Put Another Shrimp on the Barbie, Mate!
Hope specials had been airing regularly, averaging eight-to-twelve hours per year, for close to a quarter-century, and they had become, not surprisingly, not very special anymore. So at the behest of Texaco, with whom he had signed a new three-year contract, he agreed to take the show on the road, warming up with a journey to London for 1977’s America Salutes the Queen.
Returning home with symptoms of travel bug-itis, he immediately laid plans to take the show to the land Down Under — Australia. He put the two-hour special in the hands of an experienced, Australian-born producer named Chris Bearde. The critically acclaimed tour which included stops in Auckland, New Zealand; Sydney; Adelaide; Brisbane; Melbourne and Perth would prove to be a major turning point for the Bob Hope Show, which suddenly acquired wings and could turn up at just about any spot on the globe.
Our flight from Los Angeles to Perth would take twenty-three hours, and on board our Quantas 747 were guest stars Barbara Eden, Florence Henderson and Charo as well as twenty Hope staffers that included Les Brown’s musical arranger, Bob Alberti , makeup man Don Marando and Hope’s longtime cue card wizard, Barney McNulty.
The Aussies’ welcome was as warm as the water of the half-mile wide Swan River that flows through the pristine city’s center. I Dream of Jeannie and The Brady Bunch were still in their first runs on Australian TV, so from the moment they stepped off the plane, Barbara and Florence were stalked by screaming, autograph-seeking fans.
Following Hope's monologue (the longest he'd ever deliver), we set the stage for our obligatory customs sketch — always surefire in a foreign country — featuring Hope, Barbara and Florence as themselves confronted by an ultra-suspicious customs officer (Charo).
During the sketch, a suspicious Charo examines one-by-one every item in Hope's luggage -- and remember this was pre-nine eleven.
CHARO: What’s going on out here? (to Hope) What are you, a hooligan? I am Inspector Charo. I will inspect your bags, look in your socks, feel in your shoes, open your shirt... (deep breath)
HOPE: Keep going. I may stay at the airport.
CHARO: What is your nationality?
HOPE: I’m an American.
CHARO: You can’t be American. You don’t talk like me.
HOPE: Who does?
CHARO: I must fill out this form. Please indicate the province, state, kingdom, territory, principality or protectorate from which the applicant originally immigrated. (deep breath)
HOPE: Could you read that again?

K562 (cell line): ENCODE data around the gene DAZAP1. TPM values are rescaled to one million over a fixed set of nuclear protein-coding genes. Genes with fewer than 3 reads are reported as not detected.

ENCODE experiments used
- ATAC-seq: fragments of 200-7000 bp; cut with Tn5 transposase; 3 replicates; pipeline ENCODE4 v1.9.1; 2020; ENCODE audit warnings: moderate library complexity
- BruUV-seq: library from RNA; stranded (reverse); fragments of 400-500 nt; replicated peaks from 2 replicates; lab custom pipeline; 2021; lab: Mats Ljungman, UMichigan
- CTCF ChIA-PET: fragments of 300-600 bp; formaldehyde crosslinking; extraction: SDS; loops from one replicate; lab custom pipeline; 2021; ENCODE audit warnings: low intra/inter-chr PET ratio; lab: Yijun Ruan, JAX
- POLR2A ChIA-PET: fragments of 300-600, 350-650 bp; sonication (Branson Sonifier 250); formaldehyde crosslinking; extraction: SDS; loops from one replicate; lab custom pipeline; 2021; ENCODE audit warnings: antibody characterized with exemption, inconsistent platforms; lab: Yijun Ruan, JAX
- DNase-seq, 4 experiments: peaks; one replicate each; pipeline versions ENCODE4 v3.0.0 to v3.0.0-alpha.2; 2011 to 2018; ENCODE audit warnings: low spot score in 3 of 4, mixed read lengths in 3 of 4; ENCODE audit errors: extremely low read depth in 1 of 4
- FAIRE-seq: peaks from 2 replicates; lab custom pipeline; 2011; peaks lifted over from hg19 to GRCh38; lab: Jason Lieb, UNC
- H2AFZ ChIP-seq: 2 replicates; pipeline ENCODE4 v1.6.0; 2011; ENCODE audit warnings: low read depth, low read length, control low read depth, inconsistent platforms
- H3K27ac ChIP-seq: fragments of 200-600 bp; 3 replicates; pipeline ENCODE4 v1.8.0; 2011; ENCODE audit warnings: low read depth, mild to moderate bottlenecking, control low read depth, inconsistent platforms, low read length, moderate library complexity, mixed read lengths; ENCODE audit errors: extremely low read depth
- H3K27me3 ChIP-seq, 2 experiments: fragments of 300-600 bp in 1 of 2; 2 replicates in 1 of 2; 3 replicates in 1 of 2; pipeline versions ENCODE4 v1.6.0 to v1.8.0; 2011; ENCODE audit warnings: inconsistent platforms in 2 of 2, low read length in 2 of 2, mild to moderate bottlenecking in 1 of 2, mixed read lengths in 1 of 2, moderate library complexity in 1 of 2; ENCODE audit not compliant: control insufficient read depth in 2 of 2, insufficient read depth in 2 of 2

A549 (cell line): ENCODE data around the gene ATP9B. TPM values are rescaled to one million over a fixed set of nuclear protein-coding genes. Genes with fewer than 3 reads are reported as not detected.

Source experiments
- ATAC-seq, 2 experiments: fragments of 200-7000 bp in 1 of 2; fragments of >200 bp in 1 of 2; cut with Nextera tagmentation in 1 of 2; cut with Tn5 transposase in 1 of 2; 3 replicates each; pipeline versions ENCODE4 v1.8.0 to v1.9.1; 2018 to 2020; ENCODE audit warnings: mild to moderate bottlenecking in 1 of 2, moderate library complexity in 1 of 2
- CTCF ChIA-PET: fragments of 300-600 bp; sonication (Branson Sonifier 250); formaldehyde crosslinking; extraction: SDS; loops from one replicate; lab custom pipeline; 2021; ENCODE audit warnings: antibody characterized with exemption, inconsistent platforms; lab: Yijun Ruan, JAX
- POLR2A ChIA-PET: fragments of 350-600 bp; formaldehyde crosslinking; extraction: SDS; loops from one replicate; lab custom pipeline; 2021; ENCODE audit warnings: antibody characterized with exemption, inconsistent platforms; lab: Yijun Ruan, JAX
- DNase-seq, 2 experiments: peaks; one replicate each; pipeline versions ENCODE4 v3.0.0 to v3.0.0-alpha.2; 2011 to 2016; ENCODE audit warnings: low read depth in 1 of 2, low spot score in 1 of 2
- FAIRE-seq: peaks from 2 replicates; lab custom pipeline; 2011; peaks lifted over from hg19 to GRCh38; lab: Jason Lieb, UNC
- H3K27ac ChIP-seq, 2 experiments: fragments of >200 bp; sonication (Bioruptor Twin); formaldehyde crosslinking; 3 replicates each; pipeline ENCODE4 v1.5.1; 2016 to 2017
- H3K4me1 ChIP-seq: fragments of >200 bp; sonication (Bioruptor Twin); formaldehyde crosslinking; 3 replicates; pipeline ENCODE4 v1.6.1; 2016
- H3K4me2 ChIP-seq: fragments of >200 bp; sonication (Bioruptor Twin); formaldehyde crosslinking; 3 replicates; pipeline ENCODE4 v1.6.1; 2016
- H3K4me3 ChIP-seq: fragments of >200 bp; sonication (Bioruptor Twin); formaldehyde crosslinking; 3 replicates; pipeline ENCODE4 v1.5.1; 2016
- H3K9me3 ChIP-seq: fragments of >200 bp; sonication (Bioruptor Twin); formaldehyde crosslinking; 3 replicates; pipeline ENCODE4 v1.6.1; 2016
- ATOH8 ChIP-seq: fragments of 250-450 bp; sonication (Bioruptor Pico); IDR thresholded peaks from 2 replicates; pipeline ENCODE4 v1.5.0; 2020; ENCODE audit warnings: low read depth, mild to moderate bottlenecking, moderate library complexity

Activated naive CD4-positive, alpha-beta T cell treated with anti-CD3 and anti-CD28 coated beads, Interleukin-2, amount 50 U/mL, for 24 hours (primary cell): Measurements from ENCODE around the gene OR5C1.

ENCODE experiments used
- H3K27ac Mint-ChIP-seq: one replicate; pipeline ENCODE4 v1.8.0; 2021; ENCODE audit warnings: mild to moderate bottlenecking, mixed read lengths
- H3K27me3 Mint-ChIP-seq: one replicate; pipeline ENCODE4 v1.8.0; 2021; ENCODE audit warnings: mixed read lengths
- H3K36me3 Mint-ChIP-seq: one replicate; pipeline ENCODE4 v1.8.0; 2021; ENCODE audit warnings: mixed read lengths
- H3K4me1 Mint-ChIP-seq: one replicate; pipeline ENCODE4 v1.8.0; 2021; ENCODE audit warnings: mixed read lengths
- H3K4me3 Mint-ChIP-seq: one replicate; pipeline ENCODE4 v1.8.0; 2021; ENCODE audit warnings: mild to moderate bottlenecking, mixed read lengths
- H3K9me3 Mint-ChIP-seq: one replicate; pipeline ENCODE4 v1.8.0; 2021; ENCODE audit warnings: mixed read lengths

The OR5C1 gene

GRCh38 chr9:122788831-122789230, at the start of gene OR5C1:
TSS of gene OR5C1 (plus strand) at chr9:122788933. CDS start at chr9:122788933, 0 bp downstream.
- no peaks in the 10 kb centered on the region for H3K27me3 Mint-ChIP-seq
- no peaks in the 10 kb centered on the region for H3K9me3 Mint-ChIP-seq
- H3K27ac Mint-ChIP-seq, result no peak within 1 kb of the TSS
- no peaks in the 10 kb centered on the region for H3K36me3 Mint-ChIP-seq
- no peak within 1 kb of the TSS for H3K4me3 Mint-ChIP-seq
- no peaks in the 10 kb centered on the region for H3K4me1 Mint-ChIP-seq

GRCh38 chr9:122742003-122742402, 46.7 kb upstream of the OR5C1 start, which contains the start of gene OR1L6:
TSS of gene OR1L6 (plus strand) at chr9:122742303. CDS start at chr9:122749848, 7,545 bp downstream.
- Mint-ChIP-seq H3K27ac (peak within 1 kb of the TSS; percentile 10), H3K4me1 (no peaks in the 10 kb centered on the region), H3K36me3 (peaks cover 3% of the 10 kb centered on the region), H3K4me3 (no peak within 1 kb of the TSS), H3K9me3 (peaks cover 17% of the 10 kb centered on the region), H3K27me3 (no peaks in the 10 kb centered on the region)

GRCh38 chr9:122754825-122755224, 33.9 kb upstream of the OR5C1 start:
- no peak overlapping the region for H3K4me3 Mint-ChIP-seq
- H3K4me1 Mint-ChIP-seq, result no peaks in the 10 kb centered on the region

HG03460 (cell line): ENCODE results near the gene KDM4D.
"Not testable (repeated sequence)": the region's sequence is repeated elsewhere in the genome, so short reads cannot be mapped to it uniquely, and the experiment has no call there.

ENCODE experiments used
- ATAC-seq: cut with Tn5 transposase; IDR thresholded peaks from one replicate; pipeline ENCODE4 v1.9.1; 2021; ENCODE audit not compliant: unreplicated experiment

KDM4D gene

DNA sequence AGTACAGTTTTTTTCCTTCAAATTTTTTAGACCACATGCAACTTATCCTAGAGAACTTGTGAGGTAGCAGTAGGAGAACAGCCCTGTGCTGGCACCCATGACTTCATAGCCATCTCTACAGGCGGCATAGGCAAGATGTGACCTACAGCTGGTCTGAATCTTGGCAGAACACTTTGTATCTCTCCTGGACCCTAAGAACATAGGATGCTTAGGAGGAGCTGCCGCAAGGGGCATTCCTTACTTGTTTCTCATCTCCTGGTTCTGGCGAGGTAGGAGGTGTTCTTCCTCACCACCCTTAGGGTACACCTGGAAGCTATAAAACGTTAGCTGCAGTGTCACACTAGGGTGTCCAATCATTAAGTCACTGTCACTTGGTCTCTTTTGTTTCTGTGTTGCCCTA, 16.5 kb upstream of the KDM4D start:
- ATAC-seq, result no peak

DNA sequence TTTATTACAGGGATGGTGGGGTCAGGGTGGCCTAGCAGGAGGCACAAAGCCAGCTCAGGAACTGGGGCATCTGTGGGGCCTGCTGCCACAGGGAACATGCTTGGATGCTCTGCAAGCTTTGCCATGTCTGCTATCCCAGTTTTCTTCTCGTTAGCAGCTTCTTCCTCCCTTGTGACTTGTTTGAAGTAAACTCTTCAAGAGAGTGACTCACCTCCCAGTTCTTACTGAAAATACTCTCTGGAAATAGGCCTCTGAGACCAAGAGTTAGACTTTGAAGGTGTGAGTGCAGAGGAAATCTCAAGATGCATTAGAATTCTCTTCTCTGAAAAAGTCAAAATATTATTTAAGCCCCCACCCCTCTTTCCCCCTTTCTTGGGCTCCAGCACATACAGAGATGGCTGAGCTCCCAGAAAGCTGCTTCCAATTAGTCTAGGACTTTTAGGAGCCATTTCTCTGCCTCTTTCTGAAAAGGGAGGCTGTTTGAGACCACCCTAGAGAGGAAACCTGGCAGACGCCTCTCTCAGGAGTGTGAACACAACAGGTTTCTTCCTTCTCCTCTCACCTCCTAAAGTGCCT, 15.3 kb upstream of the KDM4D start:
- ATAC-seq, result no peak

CHARO: What’s the matter, you don’t understand my inflections?
BARBARA: That’s just the problem. He can’t take his eyes off of them.
FLORENCE: Bob, tell her where you were born or we’ll be here all day.
HOPE: I was born in England. Here’s my birth certificate. (hands it to her)
CHARO: (looks at it) Wow! It’s not every day you see something signed by Queen Victoria!
HOPE: Isn’t that incredible? She was dead forty years at the time.
CHARO: Now I must examine your passport.
HOPE: Here you are, darling. (hands it to her)
CHARO: (looks at it) This is a very good likeness.
BARBARA: It should be. It’s by Michelangelo.
HOPE: Wouldn’t you help a starving art student who needed the work?
CHARO: I must examine your luggage. (opens bag, removes jar) What’s this?
CHARO: HOPE: Wrinkle cream.
CHARO: (with tube): And this?
HOPE: My mascara.
CHARO: (with bottle): This?
HOPE: Grecian Formula.
FLORENCE: (to Charo): Keep going. There’s more of him in there than there is out here!
HOPE: How would you like to be attacked by my “Waterpik?”
CHARO: (removes a bra with three size EEE cups and holds it up)
HOPE: (to audience) I’m warning you guys. Never date anyone in the cast of Star Wars!
The sketch concluded with Charo discovering a live girl hidden in Hope’s steamer trunk whom he explains is his tennis instructor. As they stroll off together, Charo decides she’d better accompany them “to make sure there’s no ‘coochie coochie’.”
Cruisin' Down the River
Later, we put Hope and Florence in a rowboat on the Swan River and provided them with some comedy dialogue to go along with their duet of “Cruisin’ Down the River.” For numbers like this, the music is pre-recorded so the per-formers can lip-synch the lyrics. The dialogue was on cue cards held aloft on the shore by Barney and his assistants. The problem was that neither Florence nor Hope, both nearsighted, could make them out. Barney tried larger lettering. Still no luck.
In desperation, he decided to hold the cards above his head while walking in chest-high water just out of camera range and ahead of the rope pulling the boat just below the waterline. He took three or four steps backward and promptly submerged more quickly than Humphrey Bogart in The African Queen. Florence laughs when she sees Barney disappear. Hope, who can’t see Barney in the water behind him, asks what she’s laughing at. Not wanting to spoil the take, she says, “Something just struck me funny.” Hope says, “Don’t stop. You may be the only one.”
The following day, Perth’s morning paper featured huge, front-page photos of one of Hollywood’s most experienced cue-card men going down for the third time, his cards floating aimlessly like rectangular lily pads toward the Indian Ocean. It was the only time Barney ever pushed Hope off the front page and he never let Hope forget it.
Excerpted from THE LAUGH MAKERS: A Behind-the-Scenes Tribute to Bob Hope's Incredible Gag Writers (c) 2009 by Robert L. Mills and published by Bear Manor Media. The book was chosen by Leonard Maltin as a “Top 20 Year-End Pick“ for 2009.
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